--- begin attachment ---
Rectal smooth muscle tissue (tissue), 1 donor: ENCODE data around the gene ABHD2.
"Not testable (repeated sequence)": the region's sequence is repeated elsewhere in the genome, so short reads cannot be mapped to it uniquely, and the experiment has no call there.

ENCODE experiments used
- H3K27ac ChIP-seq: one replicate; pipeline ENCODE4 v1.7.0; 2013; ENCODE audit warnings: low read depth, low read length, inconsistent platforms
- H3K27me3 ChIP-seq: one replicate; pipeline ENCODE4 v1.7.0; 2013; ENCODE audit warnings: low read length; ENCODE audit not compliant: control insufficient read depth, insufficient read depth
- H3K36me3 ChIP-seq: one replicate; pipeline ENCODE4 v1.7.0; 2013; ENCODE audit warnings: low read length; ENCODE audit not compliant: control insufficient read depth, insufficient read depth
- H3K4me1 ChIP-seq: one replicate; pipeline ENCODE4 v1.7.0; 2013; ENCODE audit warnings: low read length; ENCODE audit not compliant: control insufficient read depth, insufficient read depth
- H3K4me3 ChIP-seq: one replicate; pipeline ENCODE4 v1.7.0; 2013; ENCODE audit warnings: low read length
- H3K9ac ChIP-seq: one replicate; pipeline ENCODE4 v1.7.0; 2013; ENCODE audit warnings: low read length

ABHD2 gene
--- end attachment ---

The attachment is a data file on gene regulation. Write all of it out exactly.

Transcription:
Rectal smooth muscle tissue (tissue), 1 donor: ENCODE data around the gene ABHD2.
"Not testable (repeated sequence)": the region's sequence is repeated elsewhere in the genome, so short reads cannot be mapped to it uniquely, and the experiment has no call there.

ENCODE experiments used
- H3K27ac ChIP-seq: one replicate; pipeline ENCODE4 v1.7.0; 2013; ENCODE audit warnings: low read depth, low read length, inconsistent platforms
- H3K27me3 ChIP-seq: one replicate; pipeline ENCODE4 v1.7.0; 2013; ENCODE audit warnings: low read length; ENCODE audit not compliant: control insufficient read depth, insufficient read depth
- H3K36me3 ChIP-seq: one replicate; pipeline ENCODE4 v1.7.0; 2013; ENCODE audit warnings: low read length; ENCODE audit not compliant: control insufficient read depth, insufficient read depth
- H3K4me1 ChIP-seq: one replicate; pipeline ENCODE4 v1.7.0; 2013; ENCODE audit warnings: low read length; ENCODE audit not compliant: control insufficient read depth, insufficient read depth
- H3K4me3 ChIP-seq: one replicate; pipeline ENCODE4 v1.7.0; 2013; ENCODE audit warnings: low read length
- H3K9ac ChIP-seq: one replicate; pipeline ENCODE4 v1.7.0; 2013; ENCODE audit warnings: low read length

ABHD2 gene